Ultimately, the emphasis on the study of scriptures in Judaism was also a reason for the high literacy level of the people, which was far above the average of other nations of the time.

Time of Jesus and early Christianity

Jesus of Nazareth became familiar with the scriptures as a child, so that at the age of twelve he astonished the scribes in the temple of Jerusalem at his knowledge of the scriptures:

“[...] he sat among the teachers, listened to them and asked questions. All who heard him were amazed at his understanding and his answers. ”( Lk 2,46–47  EU )

According to the reports of the Gospels, Jesus repeatedly appealed to his listeners' knowledge of the Bible in his speeches and evidently assumed it was a prerequisite for them by referring to it: "For it is in the Holy Scriptures ..." or "Have you never read ..." .? " . Additionally, according to the gospel accounts, Jesus made frequent references to Old Testament events.

The first Christians initially continued to visit the synagogues and listen to the readings of the Torah there. The Christian services were presumably designed in a similar manner, with readings from the letters of the apostles and the Gospels being added. These readings were given in the colloquial Greek language . In the Latin-speaking west of the Roman Empire , translations of it, the Vetus Latina , were made as early as the 2nd century . Presumably only a few Christians had their own manuscripts; but through the frequent readings they became familiar with it. In addition, the texts read were preached in the service.

In the catechumenate texts from the Old and New Testaments were interpreted in order to teach the doctrine and explain the baptismal confession to the baptismal applicants, most of whom soon no longer had a Jewish background.

Late Roman Empire

In the first three centuries there were several persecutions of Christians in the Roman Empire . Confessing to Christianity was therefore a conscious decision of the individual, which was usually made after careful study. That changed in the 4th century, when Christianity was first given equal rights with the Milan Agreement of 313 and then finally became the state religion in the Roman Empire with the Three Emperor Edict of 380 .

As a result of this change and also because of the low level of literacy, the study of the Bible was partially shifted to the newly created monasteries . This also happened through the work of Basil the Great , who made Bible study an essential part of his monastic rule, which is still in use in the Orthodox Church today.

But the non-monk preachers of late antiquity also repeatedly emphasized the need for Bible study. John Chrysostom, for example, urged his listeners to at least get copies of the four Gospels and to read them frequently.

Middle Ages (Western Europe)

In the Eastern Church, the level of literacy and popular education remained quite high, whereas in the West, in the early Middle Ages, Bible study was limited to the monasteries and monastery schools. The Latin translation Vulgate was used . In the Romance areas (Italy, Spain and southern France), uneducated people partly understood Latin, but not in the Germanic and Celtic countries. Apart from clergy, hardly anyone could read and write in the early Middle Ages, even in the higher nobility.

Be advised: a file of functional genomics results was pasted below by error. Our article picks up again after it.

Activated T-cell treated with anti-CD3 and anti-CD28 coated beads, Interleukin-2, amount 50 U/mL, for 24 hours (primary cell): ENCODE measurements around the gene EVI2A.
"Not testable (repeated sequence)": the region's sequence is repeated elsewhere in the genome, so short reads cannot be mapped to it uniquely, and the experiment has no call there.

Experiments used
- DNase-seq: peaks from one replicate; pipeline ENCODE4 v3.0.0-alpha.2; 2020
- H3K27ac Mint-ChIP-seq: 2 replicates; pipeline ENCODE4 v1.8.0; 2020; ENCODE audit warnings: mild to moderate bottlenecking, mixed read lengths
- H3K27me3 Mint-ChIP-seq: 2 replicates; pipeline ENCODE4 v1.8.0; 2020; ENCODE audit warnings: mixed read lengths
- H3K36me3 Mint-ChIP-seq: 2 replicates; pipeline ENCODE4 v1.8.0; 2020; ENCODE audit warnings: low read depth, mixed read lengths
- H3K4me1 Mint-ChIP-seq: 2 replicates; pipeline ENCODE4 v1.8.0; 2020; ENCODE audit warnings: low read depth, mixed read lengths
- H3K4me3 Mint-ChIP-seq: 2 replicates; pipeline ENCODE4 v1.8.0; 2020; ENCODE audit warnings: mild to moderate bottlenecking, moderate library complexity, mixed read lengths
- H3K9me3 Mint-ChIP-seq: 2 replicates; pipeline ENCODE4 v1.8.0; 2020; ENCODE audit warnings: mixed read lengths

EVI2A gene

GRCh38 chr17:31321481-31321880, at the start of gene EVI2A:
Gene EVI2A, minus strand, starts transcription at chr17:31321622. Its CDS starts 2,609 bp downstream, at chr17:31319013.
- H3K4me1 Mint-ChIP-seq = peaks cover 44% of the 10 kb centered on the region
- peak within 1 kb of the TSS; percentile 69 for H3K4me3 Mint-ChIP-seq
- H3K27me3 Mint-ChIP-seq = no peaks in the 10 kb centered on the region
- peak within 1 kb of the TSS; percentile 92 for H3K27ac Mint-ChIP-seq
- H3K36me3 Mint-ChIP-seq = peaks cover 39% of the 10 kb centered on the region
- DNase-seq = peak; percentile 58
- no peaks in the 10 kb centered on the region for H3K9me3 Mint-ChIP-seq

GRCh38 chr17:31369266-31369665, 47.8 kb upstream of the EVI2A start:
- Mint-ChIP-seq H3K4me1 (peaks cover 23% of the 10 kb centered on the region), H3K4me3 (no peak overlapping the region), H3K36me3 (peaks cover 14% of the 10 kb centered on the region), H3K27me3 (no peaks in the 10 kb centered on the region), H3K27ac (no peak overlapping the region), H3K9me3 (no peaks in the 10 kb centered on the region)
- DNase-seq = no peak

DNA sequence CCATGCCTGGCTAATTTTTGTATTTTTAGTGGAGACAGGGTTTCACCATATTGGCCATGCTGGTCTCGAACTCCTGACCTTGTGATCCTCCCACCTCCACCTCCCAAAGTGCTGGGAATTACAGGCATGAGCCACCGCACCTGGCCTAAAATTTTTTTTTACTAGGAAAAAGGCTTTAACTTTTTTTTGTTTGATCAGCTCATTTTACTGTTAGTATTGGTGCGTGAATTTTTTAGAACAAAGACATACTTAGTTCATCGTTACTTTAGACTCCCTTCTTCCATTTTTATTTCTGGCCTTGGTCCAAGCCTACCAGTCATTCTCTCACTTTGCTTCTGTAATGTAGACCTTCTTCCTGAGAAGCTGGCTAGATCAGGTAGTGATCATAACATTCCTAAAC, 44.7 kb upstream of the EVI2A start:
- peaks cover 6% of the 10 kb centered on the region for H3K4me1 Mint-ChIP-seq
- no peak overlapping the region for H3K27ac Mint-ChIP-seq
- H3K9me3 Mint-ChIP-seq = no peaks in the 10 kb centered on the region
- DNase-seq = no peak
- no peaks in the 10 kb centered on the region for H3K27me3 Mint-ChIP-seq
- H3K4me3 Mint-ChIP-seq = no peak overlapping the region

Bibles were also copied by hand in the High Middle Ages and were more expensive than a good half-timbered house , so only affordable for churches, monasteries, universities, wealthy citizens, wealthy nobles and kings .

In the liturgy of worship, reading the Bible, especially the Gospels, was given an important place. The churches were decorated with representations that brought the common people closer to the biblical content. So-called Poor Bibles served the same purpose .

The reform movements of the 9th to 11th centuries emphasized the importance of Bible study for both monks and secular priests. The lectio divina , a method of praying meditation on Bible texts , had existed in monasteries since the 12th century .

At first there were only sporadic translations of the Bible into vernacular languages, but these increased in the later Middle Ages, especially under split-off movements such as the Waldensians , the English Lollards ( John Wyclif ) and the Bohemian Hussites . Because of this, Bible translations were not infrequently viewed as a threat in the Catholic Church .

Renaissance and Reformation

With the invention of the printing press , the Bible could be produced in large numbers at a much lower price and thus spread more easily. In 1452 Johannes Gutenberg printed a Latin Bible for the first time. The humanism wanted to go back to the original sources and so the original text came back into view. The Greek edition of Erasmus of Rotterdam appeared in print in 1516 and spread like wildfire in the universities. The study of the Hebrew language , which until then had been practiced almost exclusively by Jewish scholars, now also began among Christians.

Title page of the Luther Bible from 1545

The Protestant Reformation, which followed the motto sola scriptura (only scripture), increased interest in the Holy Scriptures even further. Numerous Bible translations have appeared: Luther Bible , Zurich Bible and Piscator Bible in German, Tyndale and King James Bible in English, Diodati Bible in Italian, Olivetan Bible in French. Through the printing press, these Bibles found widespread use, mainly in Protestant areas. Extensive study of the Bible gave birth to new Christian movements such as the Anabaptist movement .

In elementary schools, reading was often learned from scriptures.


In the 18th century there was widespread Bible study among the common people; that was a counter-movement to the Enlightenment and the biblical exegesis of theology, for example in Pietism (Germany), in Methodism (England), in the First Great Awakening (USA). There, as well as in the revival movement of the 19th century as a whole and the free churches that developed from it , an intensive, non-scientific study of the Bible in small groups was part of the practice of faith. Sunday School developed in the United States, with adults and children studying the Bible before or after services.